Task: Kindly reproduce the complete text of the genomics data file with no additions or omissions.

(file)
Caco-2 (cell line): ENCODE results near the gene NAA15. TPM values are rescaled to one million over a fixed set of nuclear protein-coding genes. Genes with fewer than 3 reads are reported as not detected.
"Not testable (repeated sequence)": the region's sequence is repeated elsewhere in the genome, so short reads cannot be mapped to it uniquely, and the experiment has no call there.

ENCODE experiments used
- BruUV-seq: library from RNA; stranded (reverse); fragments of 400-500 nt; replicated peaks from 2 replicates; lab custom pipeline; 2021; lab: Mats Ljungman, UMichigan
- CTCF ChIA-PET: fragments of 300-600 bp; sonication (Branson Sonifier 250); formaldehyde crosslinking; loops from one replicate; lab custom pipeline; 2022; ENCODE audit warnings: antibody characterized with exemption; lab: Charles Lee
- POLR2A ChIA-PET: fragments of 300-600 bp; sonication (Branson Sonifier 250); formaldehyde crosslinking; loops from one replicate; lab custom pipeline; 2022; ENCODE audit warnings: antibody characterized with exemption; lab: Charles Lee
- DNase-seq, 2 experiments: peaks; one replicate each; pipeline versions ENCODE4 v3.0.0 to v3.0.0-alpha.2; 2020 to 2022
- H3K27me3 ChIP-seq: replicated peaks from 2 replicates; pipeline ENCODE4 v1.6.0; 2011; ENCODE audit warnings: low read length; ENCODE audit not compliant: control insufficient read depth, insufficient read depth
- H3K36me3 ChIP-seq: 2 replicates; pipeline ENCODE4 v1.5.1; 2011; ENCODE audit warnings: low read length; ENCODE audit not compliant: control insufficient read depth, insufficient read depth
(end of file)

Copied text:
Caco-2 (cell line): ENCODE results near the gene NAA15. TPM values are rescaled to one million over a fixed set of nuclear protein-coding genes. Genes with fewer than 3 reads are reported as not detected.
"Not testable (repeated sequence)": the region's sequence is repeated elsewhere in the genome, so short reads cannot be mapped to it uniquely, and the experiment has no call there.

ENCODE experiments used
- BruUV-seq: library from RNA; stranded (reverse); fragments of 400-500 nt; replicated peaks from 2 replicates; lab custom pipeline; 2021; lab: Mats Ljungman, UMichigan
- CTCF ChIA-PET: fragments of 300-600 bp; sonication (Branson Sonifier 250); formaldehyde crosslinking; loops from one replicate; lab custom pipeline; 2022; ENCODE audit warnings: antibody characterized with exemption; lab: Charles Lee
- POLR2A ChIA-PET: fragments of 300-600 bp; sonication (Branson Sonifier 250); formaldehyde crosslinking; loops from one replicate; lab custom pipeline; 2022; ENCODE audit warnings: antibody characterized with exemption; lab: Charles Lee
- DNase-seq, 2 experiments: peaks; one replicate each; pipeline versions ENCODE4 v3.0.0 to v3.0.0-alpha.2; 2020 to 2022
- H3K27me3 ChIP-seq: replicated peaks from 2 replicates; pipeline ENCODE4 v1.6.0; 2011; ENCODE audit warnings: low read length; ENCODE audit not compliant: control insufficient read depth, insufficient read depth
- H3K36me3 ChIP-seq: 2 replicates; pipeline ENCODE4 v1.5.1; 2011; ENCODE audit warnings: low read length; ENCODE audit not compliant: control insufficient read depth, insufficient read depth